Utility of the Dual Assay for Nematodes Other Than Root Lesion
Passive sieving/centrifugal flotation assays are appropriate for nematodes that remain in the soil and feed on plants as ectoparasites, but some large genera can be damaged during the process. The incubation assay of our dual procedure recovered ectoparasites too large to pass through a sieve with 250-µm openings. Some juvenile and all adults of the corn needle nematode, Longidorus breviannulatus, were recovered from the active incubation assay. Clinic samples positive for the corn needle nematode were detected in six of the nine years reported here in the time periods 1 March to 15 June, and 16 June to 30 July, and in four of nine years for the time period 1 August to 31 December. The specimens were in excellent condition as compared to the juveniles recovered using the passive sieving/centrifugal flotation assay. The incubation assay was also useful for dagger nematodes; 61% (± 2.4 SE) of the dagger nematodes detected were from the incubation assay for the combined clinic data sets. Smaller ectoparasites were recovered in low numbers from the incubation assay. Recovery of spiral nematodes (Helicotylenchus spp.), about the same size of root lesion nematodes, was very low from the incubation assay (mean = 2.5% ± 0.5 SE).
Dual Assay and the Importance of Past and Current Crops for Estimating Population Densities of Root Lesion Nematodes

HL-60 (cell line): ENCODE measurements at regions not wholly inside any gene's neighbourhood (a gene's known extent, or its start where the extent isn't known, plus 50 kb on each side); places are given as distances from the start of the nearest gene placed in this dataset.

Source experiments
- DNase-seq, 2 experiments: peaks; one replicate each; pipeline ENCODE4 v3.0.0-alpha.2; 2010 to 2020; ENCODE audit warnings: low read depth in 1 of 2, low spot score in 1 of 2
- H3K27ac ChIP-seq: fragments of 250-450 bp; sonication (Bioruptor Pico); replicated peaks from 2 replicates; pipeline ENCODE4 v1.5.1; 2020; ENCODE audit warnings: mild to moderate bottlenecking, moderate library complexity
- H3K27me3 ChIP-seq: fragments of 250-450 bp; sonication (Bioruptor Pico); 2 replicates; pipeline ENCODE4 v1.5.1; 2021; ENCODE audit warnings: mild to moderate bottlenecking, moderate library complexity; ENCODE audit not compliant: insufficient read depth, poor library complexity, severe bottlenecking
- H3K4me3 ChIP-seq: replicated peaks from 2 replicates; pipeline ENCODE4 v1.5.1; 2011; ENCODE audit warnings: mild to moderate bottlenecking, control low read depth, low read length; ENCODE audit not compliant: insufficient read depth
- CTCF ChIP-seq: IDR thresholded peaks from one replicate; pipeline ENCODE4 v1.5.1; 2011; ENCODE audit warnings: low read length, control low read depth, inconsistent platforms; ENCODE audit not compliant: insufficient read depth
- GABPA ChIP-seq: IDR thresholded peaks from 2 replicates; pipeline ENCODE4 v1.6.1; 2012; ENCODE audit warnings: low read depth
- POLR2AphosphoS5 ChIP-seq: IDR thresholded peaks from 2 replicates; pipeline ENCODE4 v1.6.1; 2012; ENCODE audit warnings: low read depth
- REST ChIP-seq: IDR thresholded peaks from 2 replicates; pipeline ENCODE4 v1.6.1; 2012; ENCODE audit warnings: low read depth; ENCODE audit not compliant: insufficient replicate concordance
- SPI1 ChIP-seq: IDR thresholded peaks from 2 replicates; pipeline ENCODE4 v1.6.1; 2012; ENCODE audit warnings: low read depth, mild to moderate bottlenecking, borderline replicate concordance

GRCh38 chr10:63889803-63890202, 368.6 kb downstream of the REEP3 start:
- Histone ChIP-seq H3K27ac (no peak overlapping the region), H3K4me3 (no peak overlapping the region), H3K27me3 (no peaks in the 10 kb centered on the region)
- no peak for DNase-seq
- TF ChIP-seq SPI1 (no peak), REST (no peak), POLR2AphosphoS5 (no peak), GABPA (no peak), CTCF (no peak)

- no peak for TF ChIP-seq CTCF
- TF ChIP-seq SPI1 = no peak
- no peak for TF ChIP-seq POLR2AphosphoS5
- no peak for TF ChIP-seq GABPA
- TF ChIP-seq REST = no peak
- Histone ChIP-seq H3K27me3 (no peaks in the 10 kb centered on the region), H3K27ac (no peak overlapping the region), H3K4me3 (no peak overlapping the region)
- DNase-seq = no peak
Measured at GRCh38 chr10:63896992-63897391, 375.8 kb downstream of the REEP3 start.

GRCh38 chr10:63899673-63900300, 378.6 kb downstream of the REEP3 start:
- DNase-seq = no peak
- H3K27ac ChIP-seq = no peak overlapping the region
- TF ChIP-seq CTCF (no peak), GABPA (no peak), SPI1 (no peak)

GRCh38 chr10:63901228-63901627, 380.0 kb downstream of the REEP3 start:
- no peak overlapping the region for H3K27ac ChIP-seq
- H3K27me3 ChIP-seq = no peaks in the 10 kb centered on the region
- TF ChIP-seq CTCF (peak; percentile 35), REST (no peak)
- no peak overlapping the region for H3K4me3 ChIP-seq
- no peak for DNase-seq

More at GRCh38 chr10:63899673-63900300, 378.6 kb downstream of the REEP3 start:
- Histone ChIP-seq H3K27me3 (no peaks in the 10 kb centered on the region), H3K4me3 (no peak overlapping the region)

More than half the root lesion nematodes our dual assay recovered from soil were in root fragments regardless of the time of year or method of sample collection. Our data show that extraction methods that do not account for root-sheltered nematodes underestimate nematode population densities. Dead root fragments housing viable nematodes were present in samples year-round, but were particularly important in early season samples before the annual crop was established. Incubation methods for soil such as the Baermann Funnel (1) and the Whitehead and Hemming tray (15) assay roots, but are limited to relatively small soil volumes, do not recover immobile specimens, and donít allow for separate tallies of nematodes in root versus soil habitats. A dual method overcomes these limitations and provides the means to census root lesion nematodes using the same soil units (soil volume or weight) year round. Counts of nematodes from the active root assay can be scaled to root weight or length units if the root fragments are retrieved after incubation and measured. Due to high variability in the distribution of roots within soil and nematodes within roots, it does not appear that merely doubling counts of nematodes from soil assays is sufficient for estimating the size of root lesion nematode populations. Whatever extraction procedures are used, an important guiding principle for root lesion nematodes is that populations of this versatile pest are always distributed among both soil and root habitats.